Lori Holuta lives between the cornfields of Mid-Michigan, where she grows vegetables and herbs, when she’s not playing games with a cat named Chives. She’s fond of activities from the past, including canning and preserving, crochet and cooking.
What are you working on next?
The second book in The Brassbright Chronicles, "Down The Tubes" is being edited. It's a challenging task as it's a tricky plot involving four different pairs of main characters, plus a few other troublemakers. My job is to make sure the reader can understand and enjoy the four interweaving plotlines without becoming confused. Time (and the readers!) will tell if I've done my job well.
I hope to have everything untangled in time to write the third book, "The Hidden Doors" during the annual Nanowrimo challenge in November, 2014. I love Nanowrimo! I can't wait to dive into the madness! If you aren't sure what that is, visit http://nanowrimo.org/
What is your writing process?
Not sure I'd recommend my process, but it goes a little like this: A concept occurs to me, and before I can talk myself out of it, I dash off a few thousand words, starting directly at the beginning. At that point sanity takes over and I pause to see what I've done, and where it might go. That's when I outline what I think will be the scenes needed to take the story through an ending. Then I start writing again and my headstrong characters do whatever they like, sheesh. When I'm done, I take the story through multiple re-writes to tame the loose ends and smooth the flow.
The characters in my stories always seem to be eating, or thinking about food, or wondering where their next meal will come from. I love concocting fun feasts for them. Collecting recipes from my fictional world of BrightHope, particularly the continent of Industralia, makes me happy. I hope these recipes make you happy, too.
The next cookbook in this series is going to be all about cabbage! You can't tell me you 'slaw' that coming!
Even fictional characters gotta eat. These are their recipes.
Now you can make the favorite foods of the fictional country of Industralia, from breakfast right on through to late night snacks. You’ll even learn how to make traditional New Year's “Coal Week” holiday treats.
Gerard Liddle is a young kid growing up in the late 1800s in the idyllic town of Quartz Corners. He's already tinkering around with his very first inventions - which sometimes work, and sometimes do unexpected things.
Constance is a wild, stubborn young girl growing up poor in a small industrial town in the late 1800's. Beneath her thread-worn exterior beats the heart of a dreamer and a wordsmith. But at age twelve, she’s orphaned. Running away to join the circus—like kids do in adventure books—seems like such a brilliant idea… or is it?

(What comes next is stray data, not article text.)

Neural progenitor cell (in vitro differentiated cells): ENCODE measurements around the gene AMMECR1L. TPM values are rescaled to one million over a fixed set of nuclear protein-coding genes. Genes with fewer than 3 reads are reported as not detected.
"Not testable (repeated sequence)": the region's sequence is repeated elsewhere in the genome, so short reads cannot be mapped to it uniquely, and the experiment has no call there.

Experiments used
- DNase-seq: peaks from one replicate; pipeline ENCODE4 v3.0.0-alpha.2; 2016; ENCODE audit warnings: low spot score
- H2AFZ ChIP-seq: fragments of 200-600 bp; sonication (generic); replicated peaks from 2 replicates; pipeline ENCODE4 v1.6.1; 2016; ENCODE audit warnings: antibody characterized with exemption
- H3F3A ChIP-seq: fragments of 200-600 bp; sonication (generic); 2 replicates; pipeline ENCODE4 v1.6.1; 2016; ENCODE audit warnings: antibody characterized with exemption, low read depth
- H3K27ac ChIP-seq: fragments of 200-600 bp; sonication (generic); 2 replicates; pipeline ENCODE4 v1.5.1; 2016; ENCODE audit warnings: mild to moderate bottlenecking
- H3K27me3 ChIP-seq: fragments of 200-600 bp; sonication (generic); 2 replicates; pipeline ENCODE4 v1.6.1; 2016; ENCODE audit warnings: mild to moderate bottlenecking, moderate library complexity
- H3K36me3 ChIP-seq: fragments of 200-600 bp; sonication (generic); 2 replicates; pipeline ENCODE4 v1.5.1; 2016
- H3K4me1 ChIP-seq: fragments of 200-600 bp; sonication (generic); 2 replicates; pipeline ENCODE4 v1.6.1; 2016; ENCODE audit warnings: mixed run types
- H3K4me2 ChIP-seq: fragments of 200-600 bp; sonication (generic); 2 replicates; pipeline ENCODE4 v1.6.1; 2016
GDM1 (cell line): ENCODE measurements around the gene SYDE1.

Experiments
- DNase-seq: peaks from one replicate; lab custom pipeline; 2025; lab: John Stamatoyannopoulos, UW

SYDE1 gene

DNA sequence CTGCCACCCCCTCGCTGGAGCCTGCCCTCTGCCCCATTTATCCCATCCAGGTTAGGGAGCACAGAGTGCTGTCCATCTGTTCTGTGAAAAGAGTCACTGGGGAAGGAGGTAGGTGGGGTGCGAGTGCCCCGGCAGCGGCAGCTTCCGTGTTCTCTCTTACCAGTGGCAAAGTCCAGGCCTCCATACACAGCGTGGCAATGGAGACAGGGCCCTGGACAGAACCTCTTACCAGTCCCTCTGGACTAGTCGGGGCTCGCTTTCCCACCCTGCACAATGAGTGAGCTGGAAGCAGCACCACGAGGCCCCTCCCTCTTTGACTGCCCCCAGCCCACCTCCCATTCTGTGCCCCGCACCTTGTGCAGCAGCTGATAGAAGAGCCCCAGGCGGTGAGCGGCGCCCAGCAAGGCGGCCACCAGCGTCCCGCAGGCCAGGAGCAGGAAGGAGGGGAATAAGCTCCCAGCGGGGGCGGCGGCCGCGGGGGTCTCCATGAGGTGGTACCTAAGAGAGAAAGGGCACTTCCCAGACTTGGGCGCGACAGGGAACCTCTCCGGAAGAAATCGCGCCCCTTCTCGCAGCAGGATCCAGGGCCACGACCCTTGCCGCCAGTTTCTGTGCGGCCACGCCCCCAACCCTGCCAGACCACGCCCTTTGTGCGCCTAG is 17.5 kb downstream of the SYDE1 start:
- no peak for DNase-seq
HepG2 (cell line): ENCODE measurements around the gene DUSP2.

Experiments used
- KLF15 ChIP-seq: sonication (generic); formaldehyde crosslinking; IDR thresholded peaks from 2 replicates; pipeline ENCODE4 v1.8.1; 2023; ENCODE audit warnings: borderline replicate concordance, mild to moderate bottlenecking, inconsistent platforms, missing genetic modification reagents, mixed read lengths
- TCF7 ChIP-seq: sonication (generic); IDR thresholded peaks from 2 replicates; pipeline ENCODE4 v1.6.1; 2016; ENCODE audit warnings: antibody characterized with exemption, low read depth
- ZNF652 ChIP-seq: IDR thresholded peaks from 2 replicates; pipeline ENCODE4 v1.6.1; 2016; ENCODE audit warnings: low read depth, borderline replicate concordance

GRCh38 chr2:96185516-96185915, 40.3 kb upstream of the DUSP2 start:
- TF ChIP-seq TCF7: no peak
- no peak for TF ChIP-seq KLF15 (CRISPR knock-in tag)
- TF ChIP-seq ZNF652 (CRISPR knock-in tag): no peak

It’s a warm Saturday in the summer of 1872, and somewhere in Steamkettle Bay, bad things are happening. Can Paisley Pockets and Christopher Cogan stop a crime in progress? They may be just a couple of kids, but where there's a will and, some smarts, there just might be a way.
Herding Cats: TomTom's Revenge
on Jan. 25, 2022
This is a wicked-cute little story that was just the right length for a short break today. Thanks Victoria!
The American Weekly Covers of Edmund Dulac 1924-1951
on Aug. 16, 2023
To slightly warp what Indiana Jones once said about priceless artifacts, the gorgeous watercolor paintings created by Edmund Dulac for The American Weekly magazine belong in a museum. But the original paintings have vanished into private collections, with no treasure map left behind to give clues to their locations.
But when Albert Seligman, fueled by his passion for Dulac’s work, went searching for any trace of the cover art, he was rewarded with an ‘Indy moment’. He discovered that the Academy of Comic Art in San Francisco had a complete collection of The American Weekly magazines. His dream of making Dulac’s cover illustrations accessible to everyone was finally within reach.
But it was the 1990s, and the technology needed to capture high-quality images digitally was still rudimentary, and not easily accessible by just anyone. So instead, Seligman convinced the museum to let him take all the magazines with covers by Edmund Dulac away to be professionally photographed.
It would be a long while before those photographs were digitally scanned and published in this gem of a book. I especially loved the Arabian Nights artwork, but every painting is marvelous, and will no doubt transport you to another time, another reality.
My thanks to Albert Seligman for turning his passion into action, making sure that generations to come will have access to this artwork.